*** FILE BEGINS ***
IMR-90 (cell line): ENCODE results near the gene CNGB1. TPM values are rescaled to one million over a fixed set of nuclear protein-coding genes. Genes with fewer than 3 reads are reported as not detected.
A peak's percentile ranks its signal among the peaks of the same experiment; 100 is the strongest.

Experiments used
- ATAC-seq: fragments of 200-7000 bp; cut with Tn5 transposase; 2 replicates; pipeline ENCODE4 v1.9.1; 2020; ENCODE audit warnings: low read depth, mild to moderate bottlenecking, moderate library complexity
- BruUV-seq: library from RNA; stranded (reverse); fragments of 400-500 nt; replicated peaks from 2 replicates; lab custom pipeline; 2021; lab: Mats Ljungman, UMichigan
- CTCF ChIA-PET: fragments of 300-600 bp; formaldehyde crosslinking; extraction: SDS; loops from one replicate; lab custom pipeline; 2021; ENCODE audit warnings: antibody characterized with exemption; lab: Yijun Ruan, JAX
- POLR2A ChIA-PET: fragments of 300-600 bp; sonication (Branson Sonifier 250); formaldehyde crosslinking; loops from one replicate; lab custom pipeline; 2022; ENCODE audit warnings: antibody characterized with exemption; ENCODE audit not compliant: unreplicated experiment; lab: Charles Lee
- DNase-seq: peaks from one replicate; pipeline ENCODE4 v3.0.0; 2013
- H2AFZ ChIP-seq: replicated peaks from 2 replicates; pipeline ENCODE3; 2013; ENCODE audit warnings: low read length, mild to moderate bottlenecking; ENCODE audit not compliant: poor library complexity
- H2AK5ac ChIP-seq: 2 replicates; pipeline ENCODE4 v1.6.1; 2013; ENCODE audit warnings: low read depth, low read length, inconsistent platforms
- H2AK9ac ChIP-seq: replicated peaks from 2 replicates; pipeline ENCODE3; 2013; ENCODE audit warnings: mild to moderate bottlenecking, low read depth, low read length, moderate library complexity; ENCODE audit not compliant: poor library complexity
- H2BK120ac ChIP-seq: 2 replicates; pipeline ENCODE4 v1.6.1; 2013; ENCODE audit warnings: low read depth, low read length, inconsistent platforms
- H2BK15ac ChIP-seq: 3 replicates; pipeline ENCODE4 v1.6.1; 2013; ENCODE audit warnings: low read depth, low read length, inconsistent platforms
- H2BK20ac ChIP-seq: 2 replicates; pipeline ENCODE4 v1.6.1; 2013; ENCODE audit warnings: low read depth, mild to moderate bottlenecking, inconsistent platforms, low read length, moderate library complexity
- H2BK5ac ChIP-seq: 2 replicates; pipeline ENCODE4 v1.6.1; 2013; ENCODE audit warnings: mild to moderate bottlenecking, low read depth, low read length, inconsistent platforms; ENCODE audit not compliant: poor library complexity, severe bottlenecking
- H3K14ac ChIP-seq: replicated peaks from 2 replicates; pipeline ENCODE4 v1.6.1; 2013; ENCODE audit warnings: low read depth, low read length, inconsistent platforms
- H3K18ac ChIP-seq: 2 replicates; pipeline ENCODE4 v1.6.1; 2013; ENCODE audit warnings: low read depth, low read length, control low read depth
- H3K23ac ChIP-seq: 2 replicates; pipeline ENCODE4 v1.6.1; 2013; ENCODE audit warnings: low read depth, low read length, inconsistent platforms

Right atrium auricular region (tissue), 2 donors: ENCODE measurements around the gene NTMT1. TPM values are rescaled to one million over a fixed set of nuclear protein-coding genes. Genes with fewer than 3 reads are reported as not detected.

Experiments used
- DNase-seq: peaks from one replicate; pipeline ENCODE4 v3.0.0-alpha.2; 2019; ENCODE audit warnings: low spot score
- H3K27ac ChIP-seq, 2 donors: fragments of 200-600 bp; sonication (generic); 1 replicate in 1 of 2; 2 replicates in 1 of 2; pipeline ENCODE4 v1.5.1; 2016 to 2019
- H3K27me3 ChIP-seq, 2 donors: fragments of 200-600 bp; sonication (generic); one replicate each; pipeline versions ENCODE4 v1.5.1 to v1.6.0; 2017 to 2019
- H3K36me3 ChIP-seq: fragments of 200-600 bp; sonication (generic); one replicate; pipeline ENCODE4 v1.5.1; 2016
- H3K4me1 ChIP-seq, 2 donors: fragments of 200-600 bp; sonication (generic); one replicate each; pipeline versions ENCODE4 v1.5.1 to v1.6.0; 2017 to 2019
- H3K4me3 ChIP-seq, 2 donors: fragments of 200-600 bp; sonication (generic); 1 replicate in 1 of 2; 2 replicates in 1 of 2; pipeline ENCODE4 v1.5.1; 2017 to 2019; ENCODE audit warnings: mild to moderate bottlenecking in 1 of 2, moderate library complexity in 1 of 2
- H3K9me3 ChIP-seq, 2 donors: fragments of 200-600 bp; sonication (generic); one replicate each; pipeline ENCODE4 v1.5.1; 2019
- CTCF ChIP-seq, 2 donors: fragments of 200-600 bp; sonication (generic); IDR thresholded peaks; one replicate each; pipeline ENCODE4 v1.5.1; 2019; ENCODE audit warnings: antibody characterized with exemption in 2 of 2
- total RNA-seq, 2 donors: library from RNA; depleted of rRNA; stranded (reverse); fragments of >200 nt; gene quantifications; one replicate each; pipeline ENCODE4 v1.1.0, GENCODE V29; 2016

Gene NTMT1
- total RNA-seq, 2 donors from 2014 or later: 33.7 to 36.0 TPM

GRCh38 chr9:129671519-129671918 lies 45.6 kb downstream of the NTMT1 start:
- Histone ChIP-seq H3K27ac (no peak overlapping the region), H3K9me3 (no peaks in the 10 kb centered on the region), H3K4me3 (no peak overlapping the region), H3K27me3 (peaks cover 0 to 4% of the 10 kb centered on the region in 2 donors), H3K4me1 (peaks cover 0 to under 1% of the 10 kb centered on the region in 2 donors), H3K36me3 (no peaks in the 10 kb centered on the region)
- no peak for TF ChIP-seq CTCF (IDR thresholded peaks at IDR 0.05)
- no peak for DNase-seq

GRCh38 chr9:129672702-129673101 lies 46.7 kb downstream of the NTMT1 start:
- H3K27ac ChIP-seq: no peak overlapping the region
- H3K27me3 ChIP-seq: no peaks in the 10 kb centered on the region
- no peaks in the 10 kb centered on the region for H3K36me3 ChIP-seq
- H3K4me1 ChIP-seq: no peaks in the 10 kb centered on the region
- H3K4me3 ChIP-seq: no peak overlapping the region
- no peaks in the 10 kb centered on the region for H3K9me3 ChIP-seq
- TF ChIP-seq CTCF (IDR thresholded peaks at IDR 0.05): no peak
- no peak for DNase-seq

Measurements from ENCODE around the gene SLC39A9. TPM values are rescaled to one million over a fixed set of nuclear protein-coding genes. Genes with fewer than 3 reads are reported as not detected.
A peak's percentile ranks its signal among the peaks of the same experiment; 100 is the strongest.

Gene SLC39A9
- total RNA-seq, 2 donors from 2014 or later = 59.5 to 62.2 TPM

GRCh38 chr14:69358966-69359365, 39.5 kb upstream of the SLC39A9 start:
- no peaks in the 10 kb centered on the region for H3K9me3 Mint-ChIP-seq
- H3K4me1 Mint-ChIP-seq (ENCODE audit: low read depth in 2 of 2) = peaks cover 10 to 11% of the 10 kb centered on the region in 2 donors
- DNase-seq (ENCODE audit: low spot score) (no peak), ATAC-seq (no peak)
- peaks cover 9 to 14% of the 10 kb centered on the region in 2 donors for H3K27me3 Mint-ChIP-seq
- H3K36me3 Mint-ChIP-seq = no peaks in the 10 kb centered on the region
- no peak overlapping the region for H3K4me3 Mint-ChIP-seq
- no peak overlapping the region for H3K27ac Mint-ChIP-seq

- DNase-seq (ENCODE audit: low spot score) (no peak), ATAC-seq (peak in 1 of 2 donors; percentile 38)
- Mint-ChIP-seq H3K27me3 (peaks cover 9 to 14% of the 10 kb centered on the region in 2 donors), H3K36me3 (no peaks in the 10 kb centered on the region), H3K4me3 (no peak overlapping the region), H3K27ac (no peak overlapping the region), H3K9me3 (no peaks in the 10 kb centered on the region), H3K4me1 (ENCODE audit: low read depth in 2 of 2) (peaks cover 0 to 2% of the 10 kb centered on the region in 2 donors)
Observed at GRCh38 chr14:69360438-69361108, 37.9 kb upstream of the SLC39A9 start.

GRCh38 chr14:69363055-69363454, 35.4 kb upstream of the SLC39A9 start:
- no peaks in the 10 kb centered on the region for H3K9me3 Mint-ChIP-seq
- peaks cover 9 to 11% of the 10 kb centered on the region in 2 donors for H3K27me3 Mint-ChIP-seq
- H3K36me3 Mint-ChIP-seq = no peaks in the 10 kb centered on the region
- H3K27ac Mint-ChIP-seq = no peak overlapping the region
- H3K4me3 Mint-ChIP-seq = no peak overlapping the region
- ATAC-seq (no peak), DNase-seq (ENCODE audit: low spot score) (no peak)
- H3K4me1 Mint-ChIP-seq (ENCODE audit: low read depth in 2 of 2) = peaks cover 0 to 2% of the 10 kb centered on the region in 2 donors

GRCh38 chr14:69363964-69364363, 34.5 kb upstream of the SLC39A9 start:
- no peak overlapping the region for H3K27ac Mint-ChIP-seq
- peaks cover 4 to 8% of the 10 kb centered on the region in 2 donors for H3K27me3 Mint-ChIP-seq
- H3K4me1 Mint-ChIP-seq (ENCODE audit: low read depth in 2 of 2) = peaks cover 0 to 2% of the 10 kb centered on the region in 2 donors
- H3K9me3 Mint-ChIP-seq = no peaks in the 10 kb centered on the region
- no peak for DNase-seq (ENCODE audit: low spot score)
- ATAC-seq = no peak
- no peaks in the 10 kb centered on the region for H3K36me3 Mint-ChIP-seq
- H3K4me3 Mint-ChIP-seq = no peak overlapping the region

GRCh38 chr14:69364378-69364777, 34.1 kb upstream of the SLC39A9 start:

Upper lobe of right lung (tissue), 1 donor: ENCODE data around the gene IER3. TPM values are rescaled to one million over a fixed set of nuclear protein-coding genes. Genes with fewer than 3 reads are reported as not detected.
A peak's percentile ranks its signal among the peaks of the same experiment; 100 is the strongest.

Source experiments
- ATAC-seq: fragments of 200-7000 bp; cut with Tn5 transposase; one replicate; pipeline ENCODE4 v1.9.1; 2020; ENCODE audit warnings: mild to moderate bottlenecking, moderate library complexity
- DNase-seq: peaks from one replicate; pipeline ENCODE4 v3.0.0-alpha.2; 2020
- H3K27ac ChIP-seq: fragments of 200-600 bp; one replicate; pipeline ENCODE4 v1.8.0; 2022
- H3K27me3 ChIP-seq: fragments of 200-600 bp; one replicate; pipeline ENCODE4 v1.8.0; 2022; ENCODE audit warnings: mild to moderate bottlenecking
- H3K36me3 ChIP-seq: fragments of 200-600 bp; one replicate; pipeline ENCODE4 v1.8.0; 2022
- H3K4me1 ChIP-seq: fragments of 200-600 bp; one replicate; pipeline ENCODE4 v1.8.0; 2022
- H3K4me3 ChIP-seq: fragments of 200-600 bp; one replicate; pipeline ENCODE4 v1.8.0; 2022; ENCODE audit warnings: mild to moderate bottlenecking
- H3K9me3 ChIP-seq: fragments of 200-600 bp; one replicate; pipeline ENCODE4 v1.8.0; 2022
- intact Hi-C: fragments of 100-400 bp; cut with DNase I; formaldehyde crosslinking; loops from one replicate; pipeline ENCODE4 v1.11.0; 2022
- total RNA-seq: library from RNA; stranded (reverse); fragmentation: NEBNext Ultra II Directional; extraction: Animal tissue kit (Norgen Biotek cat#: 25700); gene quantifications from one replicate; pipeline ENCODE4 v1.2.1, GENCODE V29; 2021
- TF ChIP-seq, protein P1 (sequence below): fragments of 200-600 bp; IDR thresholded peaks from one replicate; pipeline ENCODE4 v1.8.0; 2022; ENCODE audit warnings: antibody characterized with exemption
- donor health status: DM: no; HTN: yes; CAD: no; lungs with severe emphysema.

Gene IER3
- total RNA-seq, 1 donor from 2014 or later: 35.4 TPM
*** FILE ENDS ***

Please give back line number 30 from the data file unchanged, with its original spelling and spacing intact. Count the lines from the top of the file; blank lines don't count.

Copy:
Gene NTMT1